Diamond nanomaterials are believed to be prime candidates for cost-effective photocatalysts. Light is used to activate these materials and improve the rate of reaction for CO2 and water to generate carbon-neutral 'solar fuels'.
As part of DIACAT, an EU project, scientists recently doped diamond nanomaterials with boron and demonstrated how this method considerably enhances photocatalysis.
CO2 emissions contribute greatly to climate change, and we are unlikely to be able to lower emissions soon. Thus, improving the efficiency of reactions is vital.
One concept is to return CO2 to the energy cycle: CO2 can be processed with water to convert it into methanol — a fuel that can be transported and stored easily.
The reaction, which is indicative of a partial process of photosynthesis, needs catalysts and energy.
The effective utilization of this solar energy and the development of light-active photocatalysts which are made of cheap and abundantly available materials would make it possible to produce "green" solar fuels in a climate-neutral manner.
Diamond nanomaterials need UV for activation.
Diamond nanomaterials are inexpensive, minute nanocrystals of a few thousand carbon atoms. They are soluble in water and appear more like black slurry, or nanostructured "carbon foams" that have high surface area.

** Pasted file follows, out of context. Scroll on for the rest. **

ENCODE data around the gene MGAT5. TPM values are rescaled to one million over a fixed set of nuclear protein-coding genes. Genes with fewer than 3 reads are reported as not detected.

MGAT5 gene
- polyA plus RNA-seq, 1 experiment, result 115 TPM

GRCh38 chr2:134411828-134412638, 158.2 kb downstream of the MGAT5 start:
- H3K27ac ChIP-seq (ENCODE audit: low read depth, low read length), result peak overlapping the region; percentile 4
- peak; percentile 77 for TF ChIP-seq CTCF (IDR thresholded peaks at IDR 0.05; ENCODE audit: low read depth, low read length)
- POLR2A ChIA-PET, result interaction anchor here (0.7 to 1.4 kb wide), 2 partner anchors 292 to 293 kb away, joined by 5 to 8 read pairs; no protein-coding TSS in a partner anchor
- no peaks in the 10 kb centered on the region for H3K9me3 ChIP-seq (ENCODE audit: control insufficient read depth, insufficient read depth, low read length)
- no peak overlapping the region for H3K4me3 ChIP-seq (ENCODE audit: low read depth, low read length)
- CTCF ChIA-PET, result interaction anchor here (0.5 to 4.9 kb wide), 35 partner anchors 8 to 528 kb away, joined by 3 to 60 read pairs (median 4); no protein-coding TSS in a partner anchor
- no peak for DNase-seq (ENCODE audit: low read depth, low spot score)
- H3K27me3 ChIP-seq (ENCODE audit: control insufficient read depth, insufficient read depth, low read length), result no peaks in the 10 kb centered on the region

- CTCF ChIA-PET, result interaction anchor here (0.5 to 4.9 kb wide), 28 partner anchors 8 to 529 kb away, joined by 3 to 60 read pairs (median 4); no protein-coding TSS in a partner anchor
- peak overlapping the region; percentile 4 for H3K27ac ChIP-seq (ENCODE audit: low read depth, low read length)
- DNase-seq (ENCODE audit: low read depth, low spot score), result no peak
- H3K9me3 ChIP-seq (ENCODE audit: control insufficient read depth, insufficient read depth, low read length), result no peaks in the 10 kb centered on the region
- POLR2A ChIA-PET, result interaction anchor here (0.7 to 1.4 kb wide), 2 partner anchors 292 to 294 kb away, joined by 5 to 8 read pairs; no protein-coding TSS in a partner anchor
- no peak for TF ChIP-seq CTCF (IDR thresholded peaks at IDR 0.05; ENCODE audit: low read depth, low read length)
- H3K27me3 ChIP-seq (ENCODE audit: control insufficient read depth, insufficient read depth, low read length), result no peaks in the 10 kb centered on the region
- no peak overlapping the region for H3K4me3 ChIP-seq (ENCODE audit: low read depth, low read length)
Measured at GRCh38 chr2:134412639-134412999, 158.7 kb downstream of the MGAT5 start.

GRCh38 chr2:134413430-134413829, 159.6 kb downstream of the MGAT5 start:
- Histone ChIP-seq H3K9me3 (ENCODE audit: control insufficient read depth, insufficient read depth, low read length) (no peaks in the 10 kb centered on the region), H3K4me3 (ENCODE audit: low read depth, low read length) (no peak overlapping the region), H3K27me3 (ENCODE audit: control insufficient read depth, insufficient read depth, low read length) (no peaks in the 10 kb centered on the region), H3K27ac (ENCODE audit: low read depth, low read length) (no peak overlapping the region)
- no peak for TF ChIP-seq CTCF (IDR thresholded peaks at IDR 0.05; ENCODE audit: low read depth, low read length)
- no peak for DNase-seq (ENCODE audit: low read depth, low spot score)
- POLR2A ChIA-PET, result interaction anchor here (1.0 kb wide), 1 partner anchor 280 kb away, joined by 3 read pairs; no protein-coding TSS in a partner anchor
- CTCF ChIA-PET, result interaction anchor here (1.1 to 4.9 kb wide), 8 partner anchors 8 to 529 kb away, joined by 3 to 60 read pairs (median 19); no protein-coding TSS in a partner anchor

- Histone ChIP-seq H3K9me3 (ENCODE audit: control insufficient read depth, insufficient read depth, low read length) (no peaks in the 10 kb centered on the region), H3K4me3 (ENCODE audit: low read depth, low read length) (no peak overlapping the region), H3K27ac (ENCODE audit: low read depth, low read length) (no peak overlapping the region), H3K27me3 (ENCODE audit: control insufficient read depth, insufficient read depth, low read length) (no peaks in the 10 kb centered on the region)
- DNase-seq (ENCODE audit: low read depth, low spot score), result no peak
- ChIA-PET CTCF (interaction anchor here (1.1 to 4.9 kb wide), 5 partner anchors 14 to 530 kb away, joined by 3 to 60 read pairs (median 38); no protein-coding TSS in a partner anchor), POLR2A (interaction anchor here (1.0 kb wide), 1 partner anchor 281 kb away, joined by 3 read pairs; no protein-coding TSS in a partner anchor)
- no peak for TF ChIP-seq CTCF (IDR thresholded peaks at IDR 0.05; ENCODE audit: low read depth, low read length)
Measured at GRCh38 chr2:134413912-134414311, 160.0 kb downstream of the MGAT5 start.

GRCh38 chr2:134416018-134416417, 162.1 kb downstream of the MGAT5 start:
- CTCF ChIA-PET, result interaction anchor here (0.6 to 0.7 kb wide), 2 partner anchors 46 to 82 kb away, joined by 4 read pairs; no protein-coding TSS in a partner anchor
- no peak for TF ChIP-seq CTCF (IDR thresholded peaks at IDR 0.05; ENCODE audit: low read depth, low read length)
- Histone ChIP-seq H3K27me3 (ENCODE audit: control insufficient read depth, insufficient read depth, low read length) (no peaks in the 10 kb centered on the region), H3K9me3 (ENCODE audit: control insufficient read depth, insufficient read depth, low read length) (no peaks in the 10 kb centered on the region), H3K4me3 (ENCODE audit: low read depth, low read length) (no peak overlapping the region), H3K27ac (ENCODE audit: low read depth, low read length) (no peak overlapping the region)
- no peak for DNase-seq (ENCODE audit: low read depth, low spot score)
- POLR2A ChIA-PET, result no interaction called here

These nanomaterials are a promising candidate for methanol production. However, these materials need UV light to become catalytically active.
This spectral range of sunlight is abundantly rich in energy and allows electrons to be transported from the material into a "free state," following which, solvated electrons are emitted in water and allowed to react with the dissolved CO2 to produce methanol.
Can doping help?
Conversely, the UV component within the solar spectrum is not quite high. Photocatalysts that can also utilize the sunlight’s visible spectrum would be perfect.
This is where the efforts of HZB-researcher Tristan Petit and his cooperation associates in DIACAT come in.
They found that by simulating the energy levels in such types of materials, it is possible to build intermediate stages inside the band gap by doping with foreign atoms.
The trivalent element boron seems to be especially vital.
Petit and his team analyzed samples of nanodiamonds, diamond foams, and polycrystalline diamonds.
The boron atoms present near the surface of these nanodiamonds lead to the desired intermediate stages in the band gap.
These intermediate stages are usually extremely close to the valence bands and hence do not enable the effective usage of visible light.
The measurements, however, demonstrate that this also relies on the nanomaterials’ structure."
Sneha Choudhury, First Author